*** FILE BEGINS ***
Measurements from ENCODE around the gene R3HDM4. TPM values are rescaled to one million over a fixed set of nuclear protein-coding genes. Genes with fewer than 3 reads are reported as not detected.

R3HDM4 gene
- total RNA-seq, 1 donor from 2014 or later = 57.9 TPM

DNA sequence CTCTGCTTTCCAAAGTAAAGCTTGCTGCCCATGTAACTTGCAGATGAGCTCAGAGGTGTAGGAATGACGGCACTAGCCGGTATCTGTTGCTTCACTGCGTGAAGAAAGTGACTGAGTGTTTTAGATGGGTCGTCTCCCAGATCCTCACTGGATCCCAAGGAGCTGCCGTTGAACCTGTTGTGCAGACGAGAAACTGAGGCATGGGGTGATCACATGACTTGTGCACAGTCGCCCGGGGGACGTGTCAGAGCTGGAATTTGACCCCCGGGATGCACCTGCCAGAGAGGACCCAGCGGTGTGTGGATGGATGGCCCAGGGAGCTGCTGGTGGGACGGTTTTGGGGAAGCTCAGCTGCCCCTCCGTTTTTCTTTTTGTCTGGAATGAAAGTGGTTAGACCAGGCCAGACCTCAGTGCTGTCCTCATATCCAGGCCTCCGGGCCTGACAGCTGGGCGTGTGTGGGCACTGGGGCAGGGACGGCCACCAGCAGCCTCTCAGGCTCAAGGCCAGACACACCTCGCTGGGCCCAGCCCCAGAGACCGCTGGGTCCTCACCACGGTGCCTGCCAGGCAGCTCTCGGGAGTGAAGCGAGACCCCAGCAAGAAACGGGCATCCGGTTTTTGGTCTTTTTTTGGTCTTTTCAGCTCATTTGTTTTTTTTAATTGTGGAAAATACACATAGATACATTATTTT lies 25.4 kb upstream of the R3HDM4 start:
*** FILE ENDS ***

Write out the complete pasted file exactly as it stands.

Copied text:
Measurements from ENCODE around the gene R3HDM4. TPM values are rescaled to one million over a fixed set of nuclear protein-coding genes. Genes with fewer than 3 reads are reported as not detected.

R3HDM4 gene
- total RNA-seq, 1 donor from 2014 or later = 57.9 TPM

DNA sequence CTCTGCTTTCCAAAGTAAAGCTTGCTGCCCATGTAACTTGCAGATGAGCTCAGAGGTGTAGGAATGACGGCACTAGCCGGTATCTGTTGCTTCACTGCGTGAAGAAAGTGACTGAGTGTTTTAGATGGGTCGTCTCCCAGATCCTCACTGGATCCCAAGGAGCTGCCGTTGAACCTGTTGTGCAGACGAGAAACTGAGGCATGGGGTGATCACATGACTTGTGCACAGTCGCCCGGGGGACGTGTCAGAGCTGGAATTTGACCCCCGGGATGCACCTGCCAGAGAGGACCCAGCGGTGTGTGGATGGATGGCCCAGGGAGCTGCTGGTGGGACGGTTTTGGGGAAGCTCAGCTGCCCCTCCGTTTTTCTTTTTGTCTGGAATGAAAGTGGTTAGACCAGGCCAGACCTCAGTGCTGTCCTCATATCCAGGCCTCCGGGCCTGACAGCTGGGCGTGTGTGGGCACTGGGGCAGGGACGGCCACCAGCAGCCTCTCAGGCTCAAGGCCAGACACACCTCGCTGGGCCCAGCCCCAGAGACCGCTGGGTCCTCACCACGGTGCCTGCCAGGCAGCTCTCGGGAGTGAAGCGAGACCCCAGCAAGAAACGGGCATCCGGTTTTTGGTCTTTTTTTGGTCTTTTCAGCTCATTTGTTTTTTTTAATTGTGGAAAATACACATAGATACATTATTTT lies 25.4 kb upstream of the R3HDM4 start: